Read our writer's views on this property below
After a, well, unique introduction to Wollombi locals, David Sygall retreats to the elegant embrace of his secluded cabin.
WITHIN 10 minutes of buying a beer at the Wollombi Tavern on what seems to be a sleepy Sunday night, we are deep in conversation with locals Julia and Gina. We have just come from checking into our tranquil haven, Somewhere Unique, and the two women are telling us of residents' battles over native title claims in the area years earlier and how it led indirectly to the formation of the Wollombi Cultural Centre Committee, which is committed to protecting and promoting the region's cultural, artistic and historical integrity.
Julia's ex-husband, it turns out, was a famous sculptor, "but I don't want to talk about him", she declares. Instead, Gina takes over to tell of Julia's own artistic skills and the annual exhibition she hosts.
I'm still on my first Coopers and my partner is on her first Dr Jurd's Jungle Juice (a local concoction akin to rocket fuel) when another local, Dave, pops up. "I don't wanna blow hot air," he says. "But I'm world famous." Motor sports, apparently.
Then, as a pigtailed, oddly dressed Russian who runs a bazaar across the road from the pub starts dancing on a table, my partner's juice kicks in and it dawns on me that historic Wollombi, on the convict-built Great North Road in the lower Hunter Valley, is anything but sedentary.
We escape the tavern to the other side of town (about 30 metres away) and into Panino - a cosy Italian restaurant housed in a 170-year-old building - for a divine meal of roast pork and quail. Then it's back to Somewhere Unique - five minutes by car - to take stock of our hilarious initiation to the area and to bask in the luxury of the retreat.
The brilliantly supplied cabin comes with a complimentary bottle of Noyce Brothers 2004 Shiraz, a full breakfast hamper, Byron Bay organic coffee, teas, jams, locally made chocolates, soft damper and Brookfarm macadamia muesli.
Other touches are abundant and thoughtful: Natio bath products, candles, local soaps and an oil burner with an aphrodisiac blend enhance a truly epic bathroom - gigantic oval bath, separate shower and grandiose showerhead. Everything else in the cabin is small but highly functional and elegant.
The sound system is tiny but crisp; the seating is cosy and includes a clever eating nook next to the kitchen, where we dine quaintly.
The gas log fireplace is unobtrusive, as are the airconditioning systems in each room. The floor in the lounge room is polished timber and the bedroom is carpeted - a lovely contrast but with equal levels of comfort. An angled wall between the two rooms makes the most of the space, while a corrugated ceiling gives a rural feel.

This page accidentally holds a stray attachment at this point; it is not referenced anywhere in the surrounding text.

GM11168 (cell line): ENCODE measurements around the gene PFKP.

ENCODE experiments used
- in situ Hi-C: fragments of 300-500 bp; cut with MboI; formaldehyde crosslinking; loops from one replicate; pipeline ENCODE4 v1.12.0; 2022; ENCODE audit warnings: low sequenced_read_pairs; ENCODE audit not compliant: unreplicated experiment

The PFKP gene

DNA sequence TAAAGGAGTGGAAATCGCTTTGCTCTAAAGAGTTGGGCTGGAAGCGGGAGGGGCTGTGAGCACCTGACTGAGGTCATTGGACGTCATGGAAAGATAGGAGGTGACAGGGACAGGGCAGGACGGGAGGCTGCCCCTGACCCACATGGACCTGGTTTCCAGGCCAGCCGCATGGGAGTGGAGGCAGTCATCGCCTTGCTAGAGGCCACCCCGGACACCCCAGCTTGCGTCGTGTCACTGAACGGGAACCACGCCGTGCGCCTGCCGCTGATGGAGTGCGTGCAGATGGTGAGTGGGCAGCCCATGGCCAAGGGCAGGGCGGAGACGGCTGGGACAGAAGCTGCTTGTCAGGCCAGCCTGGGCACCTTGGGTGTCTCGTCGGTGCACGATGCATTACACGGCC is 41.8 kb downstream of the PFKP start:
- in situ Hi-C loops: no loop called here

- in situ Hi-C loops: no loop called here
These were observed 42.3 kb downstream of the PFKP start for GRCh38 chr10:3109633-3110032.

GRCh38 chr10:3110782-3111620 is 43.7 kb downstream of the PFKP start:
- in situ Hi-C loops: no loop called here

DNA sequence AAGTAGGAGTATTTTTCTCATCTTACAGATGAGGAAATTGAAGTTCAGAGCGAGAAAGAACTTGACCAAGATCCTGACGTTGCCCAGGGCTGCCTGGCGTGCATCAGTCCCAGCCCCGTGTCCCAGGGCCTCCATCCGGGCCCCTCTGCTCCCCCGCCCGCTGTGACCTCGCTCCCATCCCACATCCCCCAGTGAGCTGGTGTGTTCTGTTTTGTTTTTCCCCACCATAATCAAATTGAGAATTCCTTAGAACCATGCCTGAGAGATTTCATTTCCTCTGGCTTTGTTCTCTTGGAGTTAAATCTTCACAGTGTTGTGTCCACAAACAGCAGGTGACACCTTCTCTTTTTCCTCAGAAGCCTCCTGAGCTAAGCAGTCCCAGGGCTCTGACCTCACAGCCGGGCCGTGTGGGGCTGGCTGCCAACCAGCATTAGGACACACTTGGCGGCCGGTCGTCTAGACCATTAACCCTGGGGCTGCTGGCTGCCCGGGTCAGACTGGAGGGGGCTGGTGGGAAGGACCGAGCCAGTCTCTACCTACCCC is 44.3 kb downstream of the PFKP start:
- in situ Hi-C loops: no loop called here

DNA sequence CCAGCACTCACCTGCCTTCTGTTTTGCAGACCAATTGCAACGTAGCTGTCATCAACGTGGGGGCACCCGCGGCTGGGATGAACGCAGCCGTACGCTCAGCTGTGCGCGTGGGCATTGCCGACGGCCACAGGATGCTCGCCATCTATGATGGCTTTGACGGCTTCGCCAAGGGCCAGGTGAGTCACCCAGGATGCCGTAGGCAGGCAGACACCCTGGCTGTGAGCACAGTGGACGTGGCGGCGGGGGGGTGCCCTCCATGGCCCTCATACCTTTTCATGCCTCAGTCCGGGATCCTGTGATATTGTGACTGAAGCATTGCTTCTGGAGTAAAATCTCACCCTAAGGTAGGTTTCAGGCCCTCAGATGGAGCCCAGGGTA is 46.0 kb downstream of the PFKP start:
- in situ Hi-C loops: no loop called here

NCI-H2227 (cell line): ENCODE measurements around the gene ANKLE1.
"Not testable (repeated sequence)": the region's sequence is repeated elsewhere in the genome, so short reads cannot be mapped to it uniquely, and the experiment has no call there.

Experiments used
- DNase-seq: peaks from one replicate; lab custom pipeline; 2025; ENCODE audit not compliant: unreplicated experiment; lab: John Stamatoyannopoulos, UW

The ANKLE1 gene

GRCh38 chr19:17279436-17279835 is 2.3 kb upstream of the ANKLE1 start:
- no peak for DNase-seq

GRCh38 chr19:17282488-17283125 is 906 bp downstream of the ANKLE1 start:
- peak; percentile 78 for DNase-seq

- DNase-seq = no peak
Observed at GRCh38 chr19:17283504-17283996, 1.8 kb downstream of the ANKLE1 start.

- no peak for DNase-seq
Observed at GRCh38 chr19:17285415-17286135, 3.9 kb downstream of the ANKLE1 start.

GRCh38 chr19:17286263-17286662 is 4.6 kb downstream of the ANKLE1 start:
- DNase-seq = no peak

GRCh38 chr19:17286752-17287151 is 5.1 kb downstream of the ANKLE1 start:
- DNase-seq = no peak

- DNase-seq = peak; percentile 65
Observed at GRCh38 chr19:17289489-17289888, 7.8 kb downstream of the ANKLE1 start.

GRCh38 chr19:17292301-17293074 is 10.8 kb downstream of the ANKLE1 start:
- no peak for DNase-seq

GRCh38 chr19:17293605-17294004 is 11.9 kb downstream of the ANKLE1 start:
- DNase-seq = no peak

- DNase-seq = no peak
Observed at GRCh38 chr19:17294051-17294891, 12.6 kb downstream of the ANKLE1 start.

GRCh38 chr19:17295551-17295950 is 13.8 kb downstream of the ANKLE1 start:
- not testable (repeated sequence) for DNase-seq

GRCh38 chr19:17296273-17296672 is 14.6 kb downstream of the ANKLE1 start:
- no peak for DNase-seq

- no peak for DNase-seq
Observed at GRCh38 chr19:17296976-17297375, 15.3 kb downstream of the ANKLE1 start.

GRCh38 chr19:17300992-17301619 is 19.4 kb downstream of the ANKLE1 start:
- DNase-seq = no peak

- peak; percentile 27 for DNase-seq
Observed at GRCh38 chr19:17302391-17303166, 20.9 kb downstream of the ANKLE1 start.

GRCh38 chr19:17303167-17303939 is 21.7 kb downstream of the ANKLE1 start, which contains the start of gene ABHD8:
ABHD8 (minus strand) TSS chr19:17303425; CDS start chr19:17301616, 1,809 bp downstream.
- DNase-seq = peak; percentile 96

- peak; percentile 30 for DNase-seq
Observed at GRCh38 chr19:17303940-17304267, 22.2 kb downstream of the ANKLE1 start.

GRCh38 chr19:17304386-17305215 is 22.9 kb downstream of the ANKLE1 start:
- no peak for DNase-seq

Clean, modern wall prints, smooth textures and warm lighting abound. The place is free of clutter yet houses everything you could want for a weekend away: a fully equipped kitchen, backpacks for treks, robes, games, DVDs, books, binoculars, wireless internet, umbrellas, a thick folder of information about local attractions, a washing machine and dryer.
The exterior is equally well designed. Decks on two sides offer views across a beautiful valley. On one deck, there's a banana chair; the other, a dining table and barbecue, both surrounded by lighting and well-attended shrubs.
Melanie, our host, doesn't stick around for a chat, perhaps wanting to give us privacy. However, we do meet when she drops over a barbecue pack on the second night of our stay (scotch fillet, atlantic salmon, salad and cake). Apart from that, it is reasonable to assume that at Somewhere Unique, you will avoid all human contact. Even the neighbouring cabin is out of view.
The region has wineries, galleries, restaurants, historic cemeteries and reminders of Aboriginal and convict history. There's a lavender farm, observatory, museums, a zoo and great opportunities for hiking or mountain biking. For tips on other attractions, just pop into the Wollombi Tavern, order a drink and meet the locals.
The writer was a guest of Somewhere Unique and Tourism NSW.
Where Somewhere Unique, Narone Creek Road, Wollombi. (02) 4998 3257, somewhereunique.com.au.
Getting there Take the F3, turn off at Peats Ridge Road and drive up the heritage Great North Road.
How much $330 a couple a night at weekends; $220 a night during the week; $180 a couple a night for seven nights or more.
Style statement A billionaire's IKEA — Swedish practicality and minimalism, with continental elegance and bush privacy.
Perfect for A nature-loving couple looking for the cosiest of places for an escape.
Take the kids? No, this is time out for adults.
Don't forget Tennis racquets. There are a couple of tennis courts in Wollombi. Also, don't forget to make your calls beforehand as there is little phone reception.
A shame about No television in the bedroom.
Kudos Mountain bikes and helmets at the ready just outside our cabin.